We started devising The Other Referendum a few years ago. It’s one of those ideas that’s morphed and matured and waited for its moment. At the time of its conception, The Crown was attracting all manner of heated debate over how the royal family – it’s living, working members as well as the departed ones – could and should be depicted. It felt like this blurring of biography and fiction was crossing into hazardous, though thrilling, new territory. While we also wanted to dramatise an aspect of royalty, our approach was very different. We were interested in how one figure could possibly carry the weight of a country’s constitution. And where that would leave him or her if that burden was taken away. A human being and an institution rolled into one. An idea. Pure drama.
Our king is facing the end of his kingship. He delivers two speeches: one scripted to sound personal, the other genuinely personal. In between is a flashback scene between him and the prime minister about the impending referendum to end the monarchy.
Kingship is a burden, but it’s his lifeblood as well. We were faced with creating a hobbled figure of authority – a man for whom a sense of purpose is everything – and a human symbol of Britishness. How can one person function with such an historically important role? But then again, how can he function when it’s taken away?
In a sense, The Other Referendum is a work of science fiction, in its broadest, most speculative sense. There’s a hint of dystopia with its social unrest and a suggestion of violent and forced rebirth. But there’s also meant to be a normality about it and the continuing of a debate about division that a certain other referendum kicked off a while ago.
We found the idea of one man’s deeply felt response to his historic significance utterly irresistible. We considered it as a short film, and we tried out more extreme storylines (his reference to Charles I is a clue to how things could have ended). In the end, we wanted it to go down a more personal and human route. In a game of historical musical chairs, here is the individual left standing and with nowhere to go.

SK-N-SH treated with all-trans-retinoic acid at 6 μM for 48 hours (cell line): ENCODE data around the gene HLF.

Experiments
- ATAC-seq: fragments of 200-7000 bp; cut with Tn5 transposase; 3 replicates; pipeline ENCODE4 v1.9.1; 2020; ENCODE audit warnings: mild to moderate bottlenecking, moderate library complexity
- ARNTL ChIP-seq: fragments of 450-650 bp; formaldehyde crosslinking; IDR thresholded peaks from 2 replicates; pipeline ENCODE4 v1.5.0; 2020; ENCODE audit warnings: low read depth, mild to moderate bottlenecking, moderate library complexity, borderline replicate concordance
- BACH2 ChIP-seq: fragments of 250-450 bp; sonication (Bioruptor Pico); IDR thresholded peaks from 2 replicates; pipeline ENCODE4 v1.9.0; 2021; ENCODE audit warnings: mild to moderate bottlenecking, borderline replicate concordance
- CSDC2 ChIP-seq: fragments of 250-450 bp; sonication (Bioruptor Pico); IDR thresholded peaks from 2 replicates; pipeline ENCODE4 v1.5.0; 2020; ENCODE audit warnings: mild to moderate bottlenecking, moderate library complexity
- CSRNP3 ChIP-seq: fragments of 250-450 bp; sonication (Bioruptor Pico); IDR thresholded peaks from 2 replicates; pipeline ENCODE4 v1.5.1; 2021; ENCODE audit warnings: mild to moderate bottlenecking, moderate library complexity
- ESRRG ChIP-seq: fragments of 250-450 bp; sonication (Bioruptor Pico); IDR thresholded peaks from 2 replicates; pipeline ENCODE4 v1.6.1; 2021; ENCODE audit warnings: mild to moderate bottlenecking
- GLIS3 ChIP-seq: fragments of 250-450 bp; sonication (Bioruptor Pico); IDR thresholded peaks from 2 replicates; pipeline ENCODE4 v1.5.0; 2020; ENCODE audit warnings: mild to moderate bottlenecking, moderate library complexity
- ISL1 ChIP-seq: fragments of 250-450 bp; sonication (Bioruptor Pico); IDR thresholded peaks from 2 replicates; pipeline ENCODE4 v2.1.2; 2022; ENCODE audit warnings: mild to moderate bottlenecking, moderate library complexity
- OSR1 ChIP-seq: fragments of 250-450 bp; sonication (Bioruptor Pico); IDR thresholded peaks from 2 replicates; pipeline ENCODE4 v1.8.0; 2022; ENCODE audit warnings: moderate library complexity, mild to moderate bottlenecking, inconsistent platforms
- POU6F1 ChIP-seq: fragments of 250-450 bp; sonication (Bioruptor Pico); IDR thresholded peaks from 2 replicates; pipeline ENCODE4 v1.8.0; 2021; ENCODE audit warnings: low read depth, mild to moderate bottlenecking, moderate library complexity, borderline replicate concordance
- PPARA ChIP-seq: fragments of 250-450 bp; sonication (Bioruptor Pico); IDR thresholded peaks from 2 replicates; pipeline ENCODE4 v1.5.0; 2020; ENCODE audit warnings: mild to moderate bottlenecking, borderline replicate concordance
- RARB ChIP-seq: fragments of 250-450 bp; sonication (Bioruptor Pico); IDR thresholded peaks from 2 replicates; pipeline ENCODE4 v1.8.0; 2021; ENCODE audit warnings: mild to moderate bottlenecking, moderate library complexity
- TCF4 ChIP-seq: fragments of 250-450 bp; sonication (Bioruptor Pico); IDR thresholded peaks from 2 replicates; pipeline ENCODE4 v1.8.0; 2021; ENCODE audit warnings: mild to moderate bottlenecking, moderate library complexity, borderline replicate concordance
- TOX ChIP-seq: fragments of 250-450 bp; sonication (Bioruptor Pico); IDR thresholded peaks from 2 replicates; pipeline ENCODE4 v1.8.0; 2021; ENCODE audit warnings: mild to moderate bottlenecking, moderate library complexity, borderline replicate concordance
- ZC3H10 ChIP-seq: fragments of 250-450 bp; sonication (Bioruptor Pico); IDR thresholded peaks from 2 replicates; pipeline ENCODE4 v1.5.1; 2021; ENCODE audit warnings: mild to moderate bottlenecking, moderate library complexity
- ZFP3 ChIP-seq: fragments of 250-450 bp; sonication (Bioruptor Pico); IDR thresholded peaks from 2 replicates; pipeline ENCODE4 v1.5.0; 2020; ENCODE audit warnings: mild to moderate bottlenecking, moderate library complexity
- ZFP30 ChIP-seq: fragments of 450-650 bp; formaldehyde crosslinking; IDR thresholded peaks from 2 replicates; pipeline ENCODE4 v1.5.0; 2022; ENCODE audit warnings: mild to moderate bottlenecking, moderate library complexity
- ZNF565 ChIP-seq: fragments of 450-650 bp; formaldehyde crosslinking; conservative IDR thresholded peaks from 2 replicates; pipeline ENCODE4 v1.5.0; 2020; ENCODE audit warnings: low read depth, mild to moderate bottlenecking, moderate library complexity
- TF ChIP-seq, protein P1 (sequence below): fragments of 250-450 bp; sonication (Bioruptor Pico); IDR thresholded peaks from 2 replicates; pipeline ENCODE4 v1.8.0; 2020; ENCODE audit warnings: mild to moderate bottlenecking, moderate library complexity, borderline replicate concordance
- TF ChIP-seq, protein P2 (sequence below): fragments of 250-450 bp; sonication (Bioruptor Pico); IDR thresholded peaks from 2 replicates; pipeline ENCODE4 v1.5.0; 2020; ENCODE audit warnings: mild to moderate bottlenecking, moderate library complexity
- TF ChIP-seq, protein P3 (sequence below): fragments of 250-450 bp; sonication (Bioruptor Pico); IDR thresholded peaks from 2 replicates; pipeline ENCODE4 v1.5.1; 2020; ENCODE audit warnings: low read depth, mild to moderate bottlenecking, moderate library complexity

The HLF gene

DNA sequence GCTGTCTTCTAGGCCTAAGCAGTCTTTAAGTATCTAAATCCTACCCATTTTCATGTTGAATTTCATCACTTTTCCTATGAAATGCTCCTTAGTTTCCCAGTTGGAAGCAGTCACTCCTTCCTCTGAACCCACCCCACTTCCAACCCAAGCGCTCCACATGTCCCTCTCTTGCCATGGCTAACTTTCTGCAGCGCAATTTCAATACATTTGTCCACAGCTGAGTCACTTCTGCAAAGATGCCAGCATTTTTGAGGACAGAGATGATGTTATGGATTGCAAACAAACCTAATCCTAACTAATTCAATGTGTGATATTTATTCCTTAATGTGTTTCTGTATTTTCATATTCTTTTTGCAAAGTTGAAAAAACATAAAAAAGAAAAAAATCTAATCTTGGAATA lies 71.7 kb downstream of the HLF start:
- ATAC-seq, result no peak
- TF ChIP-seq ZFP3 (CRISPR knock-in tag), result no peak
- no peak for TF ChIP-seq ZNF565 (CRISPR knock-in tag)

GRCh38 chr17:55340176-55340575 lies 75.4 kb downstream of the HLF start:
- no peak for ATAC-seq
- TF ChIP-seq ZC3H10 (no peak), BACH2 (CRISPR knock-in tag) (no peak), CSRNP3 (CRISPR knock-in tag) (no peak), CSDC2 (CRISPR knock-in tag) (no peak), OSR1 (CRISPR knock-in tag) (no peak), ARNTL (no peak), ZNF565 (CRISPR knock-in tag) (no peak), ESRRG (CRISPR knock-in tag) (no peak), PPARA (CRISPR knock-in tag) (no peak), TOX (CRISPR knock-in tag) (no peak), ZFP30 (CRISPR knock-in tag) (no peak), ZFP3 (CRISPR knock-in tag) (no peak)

We struck gold with our voices. Steven Blake entirely inhabits our deposed king. He manages to combine that familiar clipped dignity with a sense of fragility that so humanises this remote figure. Mark Sangster imbues the prime minister with the ambition and new-found confidence you’d expect from someone at the helm of his country’s rebirth. Establishing our stories with vivid soundscapes has become one of our trademarks. For The Other Referendum, Mark Lingwood and Poppy Humphries crafted an astonishing opening which draws together the sounds of reportage and political commentary, full of suggestion and jeopardy. It mingles the familiar with the fictitious and creates a sense of urgency and violent change.
The Other Referendum is a what-if story that explores the personal and the political and, we think, is a tantalising listen. You can find it anywhere you get your usual podcasts, including Spotify, Audible and YouTube, and of course via this website. If you opt for Spotify, then please do leave a comment and opinion in the box – we'd love to hear what you think.